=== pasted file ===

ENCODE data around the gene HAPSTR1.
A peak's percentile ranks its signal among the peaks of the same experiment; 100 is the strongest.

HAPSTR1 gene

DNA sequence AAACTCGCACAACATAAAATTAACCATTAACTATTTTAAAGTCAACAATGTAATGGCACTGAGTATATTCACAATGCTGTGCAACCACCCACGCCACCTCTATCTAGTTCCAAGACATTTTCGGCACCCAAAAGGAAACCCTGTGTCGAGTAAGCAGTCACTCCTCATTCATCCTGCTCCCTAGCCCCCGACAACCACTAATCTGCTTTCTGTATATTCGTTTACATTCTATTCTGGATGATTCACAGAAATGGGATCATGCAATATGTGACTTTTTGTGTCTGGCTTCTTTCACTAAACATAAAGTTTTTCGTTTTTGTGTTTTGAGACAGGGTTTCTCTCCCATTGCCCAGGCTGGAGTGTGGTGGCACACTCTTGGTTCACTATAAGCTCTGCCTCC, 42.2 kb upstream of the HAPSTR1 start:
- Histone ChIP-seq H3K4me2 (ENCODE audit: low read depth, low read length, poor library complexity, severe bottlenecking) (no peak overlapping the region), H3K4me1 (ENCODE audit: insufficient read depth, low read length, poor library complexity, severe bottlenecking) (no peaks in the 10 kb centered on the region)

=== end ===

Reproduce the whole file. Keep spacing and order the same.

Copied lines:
ENCODE data around the gene HAPSTR1.
A peak's percentile ranks its signal among the peaks of the same experiment; 100 is the strongest.

HAPSTR1 gene

DNA sequence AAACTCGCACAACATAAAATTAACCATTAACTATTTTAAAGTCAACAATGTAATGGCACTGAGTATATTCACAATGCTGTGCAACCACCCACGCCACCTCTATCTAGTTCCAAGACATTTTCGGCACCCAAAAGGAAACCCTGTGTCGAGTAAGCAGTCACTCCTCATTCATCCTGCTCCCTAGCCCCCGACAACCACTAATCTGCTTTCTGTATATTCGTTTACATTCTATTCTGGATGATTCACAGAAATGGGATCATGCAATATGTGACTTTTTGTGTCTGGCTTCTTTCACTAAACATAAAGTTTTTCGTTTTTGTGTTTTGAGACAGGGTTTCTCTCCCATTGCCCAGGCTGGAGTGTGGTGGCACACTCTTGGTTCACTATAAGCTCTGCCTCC, 42.2 kb upstream of the HAPSTR1 start:
- Histone ChIP-seq H3K4me2 (ENCODE audit: low read depth, low read length, poor library complexity, severe bottlenecking) (no peak overlapping the region), H3K4me1 (ENCODE audit: insufficient read depth, low read length, poor library complexity, severe bottlenecking) (no peaks in the 10 kb centered on the region)